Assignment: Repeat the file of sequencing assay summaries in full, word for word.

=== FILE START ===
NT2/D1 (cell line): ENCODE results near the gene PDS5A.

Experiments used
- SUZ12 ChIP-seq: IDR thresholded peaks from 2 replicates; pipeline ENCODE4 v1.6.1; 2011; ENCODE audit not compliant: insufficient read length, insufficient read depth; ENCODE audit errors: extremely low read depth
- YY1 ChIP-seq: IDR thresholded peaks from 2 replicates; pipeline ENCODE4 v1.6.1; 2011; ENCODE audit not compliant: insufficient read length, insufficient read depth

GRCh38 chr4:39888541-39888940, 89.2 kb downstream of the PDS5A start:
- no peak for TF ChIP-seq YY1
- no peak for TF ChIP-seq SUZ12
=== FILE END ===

NT2/D1 (cell line): ENCODE results near the gene PDS5A.

Experiments used
- SUZ12 ChIP-seq: IDR thresholded peaks from 2 replicates; pipeline ENCODE4 v1.6.1; 2011; ENCODE audit not compliant: insufficient read length, insufficient read depth; ENCODE audit errors: extremely low read depth
- YY1 ChIP-seq: IDR thresholded peaks from 2 replicates; pipeline ENCODE4 v1.6.1; 2011; ENCODE audit not compliant: insufficient read length, insufficient read depth

GRCh38 chr4:39888541-39888940, 89.2 kb downstream of the PDS5A start:
- no peak for TF ChIP-seq YY1
- no peak for TF ChIP-seq SUZ12